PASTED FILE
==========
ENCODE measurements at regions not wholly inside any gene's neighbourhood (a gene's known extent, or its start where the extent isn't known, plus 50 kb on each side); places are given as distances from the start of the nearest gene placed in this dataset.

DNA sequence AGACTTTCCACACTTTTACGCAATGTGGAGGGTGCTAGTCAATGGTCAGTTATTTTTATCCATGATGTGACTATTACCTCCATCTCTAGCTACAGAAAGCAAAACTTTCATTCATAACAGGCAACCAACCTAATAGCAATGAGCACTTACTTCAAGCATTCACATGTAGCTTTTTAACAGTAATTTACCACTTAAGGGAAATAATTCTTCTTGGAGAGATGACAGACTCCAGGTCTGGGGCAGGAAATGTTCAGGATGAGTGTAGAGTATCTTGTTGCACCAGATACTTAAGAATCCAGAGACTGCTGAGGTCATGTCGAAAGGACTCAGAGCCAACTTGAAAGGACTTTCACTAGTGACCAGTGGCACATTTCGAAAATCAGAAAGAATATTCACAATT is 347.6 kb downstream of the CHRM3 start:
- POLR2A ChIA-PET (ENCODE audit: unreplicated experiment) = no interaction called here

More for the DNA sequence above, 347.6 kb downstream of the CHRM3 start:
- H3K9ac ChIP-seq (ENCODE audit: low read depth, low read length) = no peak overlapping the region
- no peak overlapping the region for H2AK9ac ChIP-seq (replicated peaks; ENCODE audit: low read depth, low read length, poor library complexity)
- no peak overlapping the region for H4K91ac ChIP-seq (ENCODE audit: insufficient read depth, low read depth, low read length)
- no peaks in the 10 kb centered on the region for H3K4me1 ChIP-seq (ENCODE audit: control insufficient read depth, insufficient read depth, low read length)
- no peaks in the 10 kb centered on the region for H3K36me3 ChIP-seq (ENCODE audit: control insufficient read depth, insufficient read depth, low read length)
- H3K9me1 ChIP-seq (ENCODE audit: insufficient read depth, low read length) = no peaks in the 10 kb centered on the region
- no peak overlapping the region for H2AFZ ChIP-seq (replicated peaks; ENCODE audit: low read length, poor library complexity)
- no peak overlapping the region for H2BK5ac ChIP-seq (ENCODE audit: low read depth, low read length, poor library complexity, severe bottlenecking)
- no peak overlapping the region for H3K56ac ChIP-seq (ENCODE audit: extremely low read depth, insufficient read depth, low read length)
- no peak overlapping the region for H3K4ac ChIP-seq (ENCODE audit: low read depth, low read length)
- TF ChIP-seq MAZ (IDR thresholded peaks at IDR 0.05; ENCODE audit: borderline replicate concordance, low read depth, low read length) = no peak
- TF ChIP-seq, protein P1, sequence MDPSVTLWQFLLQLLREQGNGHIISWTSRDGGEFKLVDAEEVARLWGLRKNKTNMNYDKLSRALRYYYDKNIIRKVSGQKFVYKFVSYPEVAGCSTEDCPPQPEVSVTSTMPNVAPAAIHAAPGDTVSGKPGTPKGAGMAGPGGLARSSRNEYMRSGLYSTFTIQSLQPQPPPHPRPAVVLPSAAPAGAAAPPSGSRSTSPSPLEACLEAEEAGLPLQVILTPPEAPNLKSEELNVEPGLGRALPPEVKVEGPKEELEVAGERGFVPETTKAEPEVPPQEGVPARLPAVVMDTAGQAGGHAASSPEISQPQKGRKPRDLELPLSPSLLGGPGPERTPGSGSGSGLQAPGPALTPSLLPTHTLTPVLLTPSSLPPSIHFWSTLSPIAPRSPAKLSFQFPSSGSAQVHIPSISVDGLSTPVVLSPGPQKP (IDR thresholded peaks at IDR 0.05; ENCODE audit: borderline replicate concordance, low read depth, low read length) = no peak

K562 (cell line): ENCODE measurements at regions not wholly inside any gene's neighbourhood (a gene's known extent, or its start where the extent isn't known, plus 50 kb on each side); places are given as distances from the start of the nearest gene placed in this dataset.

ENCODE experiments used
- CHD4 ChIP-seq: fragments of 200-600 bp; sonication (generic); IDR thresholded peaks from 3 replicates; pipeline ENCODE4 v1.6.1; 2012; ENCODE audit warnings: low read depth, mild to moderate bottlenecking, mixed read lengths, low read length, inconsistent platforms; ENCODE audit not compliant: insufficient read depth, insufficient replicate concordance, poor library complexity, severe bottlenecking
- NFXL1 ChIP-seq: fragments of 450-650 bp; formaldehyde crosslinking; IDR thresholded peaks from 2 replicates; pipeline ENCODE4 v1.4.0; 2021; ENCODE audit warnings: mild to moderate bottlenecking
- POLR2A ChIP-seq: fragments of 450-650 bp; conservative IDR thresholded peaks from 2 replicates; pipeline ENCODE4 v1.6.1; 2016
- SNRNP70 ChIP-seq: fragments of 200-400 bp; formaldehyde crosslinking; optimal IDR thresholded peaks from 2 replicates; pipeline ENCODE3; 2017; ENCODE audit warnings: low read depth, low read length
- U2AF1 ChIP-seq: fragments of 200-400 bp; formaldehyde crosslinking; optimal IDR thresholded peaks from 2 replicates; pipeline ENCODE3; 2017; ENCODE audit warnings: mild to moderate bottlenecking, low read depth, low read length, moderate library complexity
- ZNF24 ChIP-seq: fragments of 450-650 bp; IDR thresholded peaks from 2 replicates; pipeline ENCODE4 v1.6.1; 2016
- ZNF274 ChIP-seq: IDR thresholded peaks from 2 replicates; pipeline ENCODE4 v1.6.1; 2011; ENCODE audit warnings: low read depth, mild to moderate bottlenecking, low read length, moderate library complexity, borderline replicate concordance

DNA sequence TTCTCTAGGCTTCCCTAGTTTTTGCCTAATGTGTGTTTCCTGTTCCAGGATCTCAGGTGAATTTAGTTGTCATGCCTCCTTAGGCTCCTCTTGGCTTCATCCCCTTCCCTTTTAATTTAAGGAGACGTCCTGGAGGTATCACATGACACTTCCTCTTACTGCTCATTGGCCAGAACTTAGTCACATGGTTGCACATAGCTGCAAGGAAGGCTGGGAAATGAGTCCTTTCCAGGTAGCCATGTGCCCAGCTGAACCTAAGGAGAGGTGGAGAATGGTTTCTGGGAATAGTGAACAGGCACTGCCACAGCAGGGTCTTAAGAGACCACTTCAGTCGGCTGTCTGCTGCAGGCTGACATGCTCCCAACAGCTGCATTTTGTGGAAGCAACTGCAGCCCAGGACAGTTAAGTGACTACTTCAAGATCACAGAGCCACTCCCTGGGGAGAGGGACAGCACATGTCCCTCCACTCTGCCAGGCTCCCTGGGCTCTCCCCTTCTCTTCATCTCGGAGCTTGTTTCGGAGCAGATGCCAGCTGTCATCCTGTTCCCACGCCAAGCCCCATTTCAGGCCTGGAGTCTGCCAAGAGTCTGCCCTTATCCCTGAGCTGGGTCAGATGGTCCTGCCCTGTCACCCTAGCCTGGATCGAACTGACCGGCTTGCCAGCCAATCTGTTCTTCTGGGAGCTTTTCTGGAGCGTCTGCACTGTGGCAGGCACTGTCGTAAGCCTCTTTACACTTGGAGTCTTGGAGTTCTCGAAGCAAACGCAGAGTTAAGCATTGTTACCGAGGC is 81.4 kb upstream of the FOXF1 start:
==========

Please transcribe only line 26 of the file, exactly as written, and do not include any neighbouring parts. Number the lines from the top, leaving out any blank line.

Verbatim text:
DNA sequence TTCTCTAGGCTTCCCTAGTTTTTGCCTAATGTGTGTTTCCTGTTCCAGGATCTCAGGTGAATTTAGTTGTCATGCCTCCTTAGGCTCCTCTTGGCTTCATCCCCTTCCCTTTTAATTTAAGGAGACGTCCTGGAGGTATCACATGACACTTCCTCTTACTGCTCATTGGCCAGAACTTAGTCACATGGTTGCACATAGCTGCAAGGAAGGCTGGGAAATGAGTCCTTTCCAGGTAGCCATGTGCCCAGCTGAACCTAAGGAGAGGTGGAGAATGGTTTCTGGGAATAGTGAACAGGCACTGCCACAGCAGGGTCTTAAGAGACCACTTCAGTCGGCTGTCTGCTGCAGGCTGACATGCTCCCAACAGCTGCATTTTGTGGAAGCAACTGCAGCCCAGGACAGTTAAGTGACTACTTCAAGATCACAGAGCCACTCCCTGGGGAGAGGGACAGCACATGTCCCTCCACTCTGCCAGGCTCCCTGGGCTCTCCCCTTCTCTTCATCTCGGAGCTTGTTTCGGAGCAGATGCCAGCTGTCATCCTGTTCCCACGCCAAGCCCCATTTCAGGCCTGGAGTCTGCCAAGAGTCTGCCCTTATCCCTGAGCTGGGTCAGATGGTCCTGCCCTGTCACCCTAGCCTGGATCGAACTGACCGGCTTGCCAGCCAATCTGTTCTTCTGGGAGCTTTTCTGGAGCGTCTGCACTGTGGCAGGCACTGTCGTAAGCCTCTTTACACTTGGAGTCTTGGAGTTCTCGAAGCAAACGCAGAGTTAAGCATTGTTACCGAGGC is 81.4 kb upstream of the FOXF1 start: